> > Berryessa. I am quite disappointed with this design and would like to
          > > hear from others that have experience with this boat. Any and all
          > > suggestions are welcome.
          >
          > Sorry to hear of your problems. I know Berryessa, and it the winds
          > there can be 180 degrees of variable and gusty especially close to
          > shore. Plus is sounds like you experienced an especially strong wind
          > day.
          >
          > On the bright side, at least the water was warm in case you get wet
          > dumping that boat. I don't know how to make a narrow hard chine boat
          > not be tiddly as it goes from the bottom panel to the chine panel.
          > You and I are both pretty big men, compared with that light weight
          > hull.
          >
          > To me, the Cartopper has always seemed similar to the Gypsy. You
          > might consider adding side facing 'seats' like the Gypsy, so that you
          > can quickly scoot your butt from centerline out to windward, like with
          > a Gypsy.
          >
          > Here is a link to the 1987 Dan Segal SBJ writeup 'Sailing Gypsy' which
          > might be interesting.
          >
          > http://flickr.com/photos/hallman/1323064464/
          >
        • Bruce Hallman
          If you consider your Cartopper drastically flawed, you might explore cutting out the centerboard trunk, and go with a leeboard which would fix your trim
          Message 4 of 8 , Sep 4, 2007
          • 0 Attachment
            If you consider your Cartopper drastically flawed, you might explore
            cutting out the centerboard trunk, and go with a leeboard which would
            fix your 'trim' while rowing two problem.
          • Rick Bedard
            Go to the CA Delta Messabout photo group; http://groups.yahoo.com/group/CA_Delta_Messabout/ Look in the photo section under the April 2004 folder and see
            Message 5 of 8 , Sep 4, 2007
            • 0 Attachment
              Go to the CA Delta Messabout photo group;

              http://groups.yahoo.com/group/CA_Delta_Messabout/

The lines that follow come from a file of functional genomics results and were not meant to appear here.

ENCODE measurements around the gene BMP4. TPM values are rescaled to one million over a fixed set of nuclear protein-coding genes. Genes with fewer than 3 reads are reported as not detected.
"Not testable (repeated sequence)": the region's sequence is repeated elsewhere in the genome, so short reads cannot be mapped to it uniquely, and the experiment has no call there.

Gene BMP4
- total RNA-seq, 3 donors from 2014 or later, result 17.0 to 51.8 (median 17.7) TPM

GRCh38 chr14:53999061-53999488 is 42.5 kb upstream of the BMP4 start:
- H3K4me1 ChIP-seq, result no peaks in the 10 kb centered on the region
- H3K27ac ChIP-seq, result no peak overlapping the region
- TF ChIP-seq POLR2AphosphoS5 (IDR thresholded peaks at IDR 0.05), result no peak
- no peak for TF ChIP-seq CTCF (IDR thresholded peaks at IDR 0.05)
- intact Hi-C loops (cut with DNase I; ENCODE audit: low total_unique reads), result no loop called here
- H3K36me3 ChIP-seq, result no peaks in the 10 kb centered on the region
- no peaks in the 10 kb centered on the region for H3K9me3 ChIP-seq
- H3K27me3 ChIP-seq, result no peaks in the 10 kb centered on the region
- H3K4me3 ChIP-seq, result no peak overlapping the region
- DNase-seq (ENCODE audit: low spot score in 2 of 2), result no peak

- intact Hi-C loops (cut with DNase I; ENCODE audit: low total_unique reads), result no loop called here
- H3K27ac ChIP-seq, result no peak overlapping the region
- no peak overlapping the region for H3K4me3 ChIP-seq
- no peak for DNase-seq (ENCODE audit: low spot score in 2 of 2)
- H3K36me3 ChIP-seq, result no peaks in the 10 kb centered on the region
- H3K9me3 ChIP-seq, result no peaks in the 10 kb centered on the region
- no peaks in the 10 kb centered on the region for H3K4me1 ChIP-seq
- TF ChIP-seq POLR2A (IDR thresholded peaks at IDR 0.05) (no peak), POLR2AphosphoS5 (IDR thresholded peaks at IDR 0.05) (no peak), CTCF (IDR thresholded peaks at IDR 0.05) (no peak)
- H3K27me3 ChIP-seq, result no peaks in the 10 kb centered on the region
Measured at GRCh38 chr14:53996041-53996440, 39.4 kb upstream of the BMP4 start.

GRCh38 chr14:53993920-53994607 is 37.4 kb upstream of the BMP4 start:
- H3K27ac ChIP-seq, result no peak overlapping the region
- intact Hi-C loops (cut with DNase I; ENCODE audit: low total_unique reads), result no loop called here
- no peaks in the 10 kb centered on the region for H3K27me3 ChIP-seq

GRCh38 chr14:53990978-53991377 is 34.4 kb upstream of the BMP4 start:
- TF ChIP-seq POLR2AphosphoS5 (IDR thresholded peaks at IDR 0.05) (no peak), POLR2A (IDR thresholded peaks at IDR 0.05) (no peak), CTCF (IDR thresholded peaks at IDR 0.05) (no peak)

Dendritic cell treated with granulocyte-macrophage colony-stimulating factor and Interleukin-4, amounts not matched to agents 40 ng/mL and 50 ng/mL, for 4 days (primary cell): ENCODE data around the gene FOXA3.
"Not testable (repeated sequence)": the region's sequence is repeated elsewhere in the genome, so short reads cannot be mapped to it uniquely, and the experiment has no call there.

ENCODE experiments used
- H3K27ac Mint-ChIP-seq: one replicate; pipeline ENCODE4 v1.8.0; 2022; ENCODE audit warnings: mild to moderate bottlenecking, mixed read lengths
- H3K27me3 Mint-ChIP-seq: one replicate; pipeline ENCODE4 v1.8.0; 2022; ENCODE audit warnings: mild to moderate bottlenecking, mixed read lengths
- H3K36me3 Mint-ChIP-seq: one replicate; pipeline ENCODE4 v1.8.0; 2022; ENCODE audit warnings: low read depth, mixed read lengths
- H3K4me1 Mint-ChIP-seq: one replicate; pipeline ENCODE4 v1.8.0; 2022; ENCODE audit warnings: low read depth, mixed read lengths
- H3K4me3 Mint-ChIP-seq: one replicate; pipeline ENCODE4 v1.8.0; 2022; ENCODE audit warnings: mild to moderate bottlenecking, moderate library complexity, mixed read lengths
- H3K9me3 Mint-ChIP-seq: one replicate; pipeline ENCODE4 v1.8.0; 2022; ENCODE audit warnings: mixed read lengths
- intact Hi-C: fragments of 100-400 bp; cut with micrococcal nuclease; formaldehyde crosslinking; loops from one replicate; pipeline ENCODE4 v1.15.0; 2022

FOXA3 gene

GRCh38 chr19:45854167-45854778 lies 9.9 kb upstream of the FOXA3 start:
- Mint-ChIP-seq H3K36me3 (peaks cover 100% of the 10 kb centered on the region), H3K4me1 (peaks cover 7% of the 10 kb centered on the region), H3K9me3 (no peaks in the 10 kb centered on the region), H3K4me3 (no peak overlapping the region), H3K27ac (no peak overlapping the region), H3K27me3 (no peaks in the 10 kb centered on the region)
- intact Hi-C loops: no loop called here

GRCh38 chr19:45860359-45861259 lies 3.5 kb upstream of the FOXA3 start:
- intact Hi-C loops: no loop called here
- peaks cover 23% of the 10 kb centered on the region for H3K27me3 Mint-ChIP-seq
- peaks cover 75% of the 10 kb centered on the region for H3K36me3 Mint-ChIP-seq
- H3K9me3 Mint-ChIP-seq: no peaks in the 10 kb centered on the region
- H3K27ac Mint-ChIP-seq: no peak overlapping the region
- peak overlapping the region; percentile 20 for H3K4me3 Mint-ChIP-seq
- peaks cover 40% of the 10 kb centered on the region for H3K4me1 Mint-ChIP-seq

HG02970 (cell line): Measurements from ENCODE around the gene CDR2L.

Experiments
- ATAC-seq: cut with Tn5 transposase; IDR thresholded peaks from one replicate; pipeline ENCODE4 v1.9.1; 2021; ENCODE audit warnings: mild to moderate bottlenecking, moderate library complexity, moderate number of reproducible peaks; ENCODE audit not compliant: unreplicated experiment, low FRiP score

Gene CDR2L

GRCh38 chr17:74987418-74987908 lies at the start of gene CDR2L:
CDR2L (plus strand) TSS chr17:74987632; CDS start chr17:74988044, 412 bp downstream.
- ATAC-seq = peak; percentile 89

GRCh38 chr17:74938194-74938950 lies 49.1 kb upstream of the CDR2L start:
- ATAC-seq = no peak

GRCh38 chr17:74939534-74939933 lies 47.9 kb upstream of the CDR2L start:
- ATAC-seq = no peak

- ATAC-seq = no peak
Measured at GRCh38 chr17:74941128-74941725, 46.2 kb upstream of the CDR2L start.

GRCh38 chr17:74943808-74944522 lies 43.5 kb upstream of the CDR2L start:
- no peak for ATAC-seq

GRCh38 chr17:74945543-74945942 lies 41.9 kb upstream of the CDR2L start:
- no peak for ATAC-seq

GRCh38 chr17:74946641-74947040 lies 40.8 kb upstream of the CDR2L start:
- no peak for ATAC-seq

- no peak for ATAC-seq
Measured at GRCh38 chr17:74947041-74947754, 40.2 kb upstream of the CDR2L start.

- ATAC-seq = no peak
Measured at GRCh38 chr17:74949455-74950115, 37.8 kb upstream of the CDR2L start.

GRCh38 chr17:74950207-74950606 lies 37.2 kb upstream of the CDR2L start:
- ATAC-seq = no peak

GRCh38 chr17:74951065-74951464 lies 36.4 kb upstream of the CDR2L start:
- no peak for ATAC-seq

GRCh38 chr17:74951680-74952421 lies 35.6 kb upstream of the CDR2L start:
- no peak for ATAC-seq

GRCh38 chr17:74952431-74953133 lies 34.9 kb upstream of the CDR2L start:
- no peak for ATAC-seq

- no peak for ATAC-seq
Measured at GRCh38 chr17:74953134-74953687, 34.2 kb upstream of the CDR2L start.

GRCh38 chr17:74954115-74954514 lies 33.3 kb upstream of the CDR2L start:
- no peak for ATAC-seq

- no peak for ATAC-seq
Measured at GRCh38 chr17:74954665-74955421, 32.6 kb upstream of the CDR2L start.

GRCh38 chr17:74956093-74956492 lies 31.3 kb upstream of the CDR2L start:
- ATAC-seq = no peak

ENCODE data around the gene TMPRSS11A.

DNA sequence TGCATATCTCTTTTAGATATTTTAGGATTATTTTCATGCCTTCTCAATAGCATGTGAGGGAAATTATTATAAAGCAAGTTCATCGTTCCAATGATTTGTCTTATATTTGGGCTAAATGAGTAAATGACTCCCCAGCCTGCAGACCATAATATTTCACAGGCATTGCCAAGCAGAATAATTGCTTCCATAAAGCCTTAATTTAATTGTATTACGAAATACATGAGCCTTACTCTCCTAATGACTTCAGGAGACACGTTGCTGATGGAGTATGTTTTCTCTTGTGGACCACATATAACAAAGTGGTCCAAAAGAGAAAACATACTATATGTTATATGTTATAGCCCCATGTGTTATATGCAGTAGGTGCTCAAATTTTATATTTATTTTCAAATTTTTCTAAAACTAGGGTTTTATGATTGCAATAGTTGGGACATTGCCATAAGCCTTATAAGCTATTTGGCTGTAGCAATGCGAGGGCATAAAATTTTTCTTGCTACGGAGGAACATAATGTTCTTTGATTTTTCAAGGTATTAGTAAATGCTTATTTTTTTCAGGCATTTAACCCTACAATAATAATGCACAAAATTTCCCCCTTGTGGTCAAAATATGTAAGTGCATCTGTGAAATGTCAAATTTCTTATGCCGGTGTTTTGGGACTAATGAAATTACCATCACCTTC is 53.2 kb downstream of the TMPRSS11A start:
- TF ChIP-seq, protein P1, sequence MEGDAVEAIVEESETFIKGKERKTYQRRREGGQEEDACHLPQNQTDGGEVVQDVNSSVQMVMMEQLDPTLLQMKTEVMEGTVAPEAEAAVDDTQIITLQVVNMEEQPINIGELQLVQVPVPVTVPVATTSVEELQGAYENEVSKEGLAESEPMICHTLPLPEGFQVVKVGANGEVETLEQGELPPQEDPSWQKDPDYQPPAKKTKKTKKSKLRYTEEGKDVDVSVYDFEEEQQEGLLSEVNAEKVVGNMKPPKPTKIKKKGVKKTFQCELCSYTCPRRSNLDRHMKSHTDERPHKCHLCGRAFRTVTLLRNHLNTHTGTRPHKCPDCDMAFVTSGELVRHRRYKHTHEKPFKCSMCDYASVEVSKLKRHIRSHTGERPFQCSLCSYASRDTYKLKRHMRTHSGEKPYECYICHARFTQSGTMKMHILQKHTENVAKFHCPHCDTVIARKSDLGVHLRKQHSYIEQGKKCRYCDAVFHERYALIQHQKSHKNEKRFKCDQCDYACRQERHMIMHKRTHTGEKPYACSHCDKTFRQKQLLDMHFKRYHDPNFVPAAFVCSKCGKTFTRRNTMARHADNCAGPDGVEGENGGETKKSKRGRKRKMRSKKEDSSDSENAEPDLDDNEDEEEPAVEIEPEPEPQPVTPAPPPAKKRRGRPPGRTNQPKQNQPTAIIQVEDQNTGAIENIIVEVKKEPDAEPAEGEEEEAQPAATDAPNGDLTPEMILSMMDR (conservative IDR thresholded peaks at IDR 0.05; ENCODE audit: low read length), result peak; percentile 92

Look in the photo section under the April 2004 folder and see photos of two Cartoppers under sail. Early spring Delta conditions, cold water, cool strong blustery breeze, a narrow channel, and a current running as much as four knots. John O'Neil is the builder of both and sailor of one. Quite a few people either went for a ride, row or solo sail in John's Cartopper that day. They seemed to be having a blast, (I took the photos from my Microtrawler), and I don't recall any problems with seating or sailing. Of course, I can say for sure John is a much better sailor than I ever will be... He was full of stories of sailing in Sasuin Bay (spelling?), if you know that bit of the Bay waters you know it's challenging for a small daysailer. He also took lots of his time to explain the set-up on his boat to anyone interested.

              If you post a message on that site perhaps John will reply. He lives somewhere in striking distance of you. Maybe a messabout at Berryessa would give you a chance to compare gear and sailing techniques. I don't think John reads the Bolger Group. He also posted at least one article with photos about his Cartopper set-up on Duckworks. Have a look there.

              Then again, if Cartopper is not the boat for you, let me know if you are interested in selling, or maybe trading? Any interest in a very nicely built, stitch and glued Teal?

              Rick

              chebacco_30 <chebacco_30@...> wrote: Hi Bruce,

              My first BolgerBuild was a Gypsy with the "leg-o-mutton" sail. I found
              Gypsy a rather comfortable boat - I often sailed it all day without
              grave discomfort. I thought the Cartopper would be merely shortened
              version. Maybe I need to build another Gypsy.

              Romayne

              --- In bolger@yahoogroups.com, "Bruce Hallman"
              wrote:
              >
              > On 9/4/07, chebacco_30 wrote:
              > >
              > >
              > > I have a fairly new Cartopper which I have rowed a few times and
              > > sailed a few times. Yesterday I sailed it for 3 hours or so on Lake
              > > Berryessa. I am quite disappointed with this design and would like to
              > > hear from others that have experience with this boat. Any and all
              > > suggestions are welcome.
              >
              > Sorry to hear of your problems. I know Berryessa, and it the winds
              > there can be 180 degrees of variable and gusty especially close to
              > shore. Plus is sounds like you experienced an especially strong wind
              > day.
              >
              > On the bright side, at least the water was warm in case you get wet
              > dumping that boat. I don't know how to make a narrow hard chine boat
              > not be tiddly as it goes from the bottom panel to the chine panel.
              > You and I are both pretty big men, compared with that light weight
              > hull.
              >
              > To me, the Cartopper has always seemed similar to the Gypsy. You
              > might consider adding side facing 'seats' like the Gypsy, so that you